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onCampus--Ohio State's faculty/staff news

Vol. 38, No. 18


7-18-2007
By: Richard Gillette

Trustees name Gordon Gee university's 14th president

Less than 24 hours after being named Ohio State’s 14th president, Gordon Gee was on campus showing why he was hired to lead the university.

The day after the Board of Trustees voted unanimously July 12 to hire him, Gee, in his trademark bowtie, toured campus and met with faculty, staff and students. He gave a glimpse of what the university can expect during his tenure.

Often Gee passed on a handshake and gave faculty and staff — some he knew from the past and most he met for the first time — a hug or a pat on the back. He was genuine in his greetings, looking as if he wanted to remember the name of each person he met.

His large smile was infectious. A group of elementary-school-aged children swarmed around him when he greeted them on campus. University students who met him treated him like a rock star, giving him high fives and hugs.

University Student Government President Kate Christobek was impressed with Gee after walking around campus with him.

“I had been told by others when he was last here that he got involved with student issues. Talking with him today, I got to see that side of him,” she said.

When he returned to the trustees’ regularly scheduled meeting, Gee said the tour was inspirational.

“I was impressed with what I saw on the quick tour. I met with some great faculty and staff and I let them know we need to make sure we have a great partnership. It was a day filled with pride and enthusiasm,” he said.

Gee was president at Ohio State from 1990 to 1997, before moving on to spend two years as president at Brown and seven years as Vanderbilt’s chancellor. Before his tenure at Ohio State, he was president of West Virginia University at age 37 and then at the University of Colorado.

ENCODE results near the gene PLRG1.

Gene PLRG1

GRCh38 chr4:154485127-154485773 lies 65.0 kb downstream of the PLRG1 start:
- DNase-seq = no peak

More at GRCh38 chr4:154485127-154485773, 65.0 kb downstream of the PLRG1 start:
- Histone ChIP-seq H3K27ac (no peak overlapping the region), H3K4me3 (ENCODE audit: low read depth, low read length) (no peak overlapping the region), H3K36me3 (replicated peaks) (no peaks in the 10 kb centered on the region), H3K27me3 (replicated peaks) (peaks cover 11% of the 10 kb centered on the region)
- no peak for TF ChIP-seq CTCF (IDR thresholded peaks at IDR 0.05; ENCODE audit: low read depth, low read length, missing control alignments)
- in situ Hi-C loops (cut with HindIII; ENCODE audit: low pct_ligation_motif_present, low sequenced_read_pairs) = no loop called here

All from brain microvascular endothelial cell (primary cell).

He returns to Ohio State to replace Karen Holbrook, who retired in June after five years as president.

His selection came after a one-year search by the 24-member Presidential Search Committee. But Gee said his decision came after he flew to Columbus by himself and toured campus on the Sunday prior to his hiring.

“I was home, and I knew that I needed to come and I made the decision right then. It was nothing about Vanderbilt, it was nothing about money or issues, or any problems that pushed and pulled. It was simply that my heart told me what to do and that’s what I did,” Gee said.

“This was pure and simple a spiritual decision.”

Trustees praised his hiring.

“Gordon Gee reflected the Buckeye spirit, that sense of pride recognized by more than 400,000 alumni across the world,” said trustee Alex Shumate, who chaired the search committee.

Gee, 63, said he “was a more mature leader, with clarity of purpose” than when he left the university, but added his return was not just about him.

“This is Ohio State’s time. This is the university of the American dream,” he said.

“This university is poised to move from excellence to eminence.”
Gee, who said Ohio State would be his last stop as a university president, hinted at what would be a part of his agenda when he arrives autumn quarter. He said the university needs to increase access and diversity among students, integrate student-athletes into student life and collaborate on academic issues.

He added the university’s size should not hold it back.

“We are the most massive intellectual platform in America gathered on one campus. But we will only be that if we can think and act and operationalize ourselves as one university. We can’t be 18 colleges connected by a heating plant.”

But Gee said he understood how the university had changed since he left and told members of the University Staff Advisory Committee at a Faculty Club reception that he felt it had gone from a “good university to a great university.”

“I pledge to USAC absolute support and commitment. Everyone will be valued at this institution. Our staff will have the opportunity, expectation and right to be a part of what we do,” he said.

The trustees offered Gee a seven-year contract, paying him $775,000 a year with an additional $250,000 in deferred annual compensation that he will receive if he stays five years.

Gee said the years he has spent away from Ohio State have taught him to better understand, identify, create and sustain academic excellence.

He expects faculty, staff and students to hold him accountable to that standard.

“Hold me to that standard. Expect that of me. Make certain that I say what I am and what I do,” Gee said.


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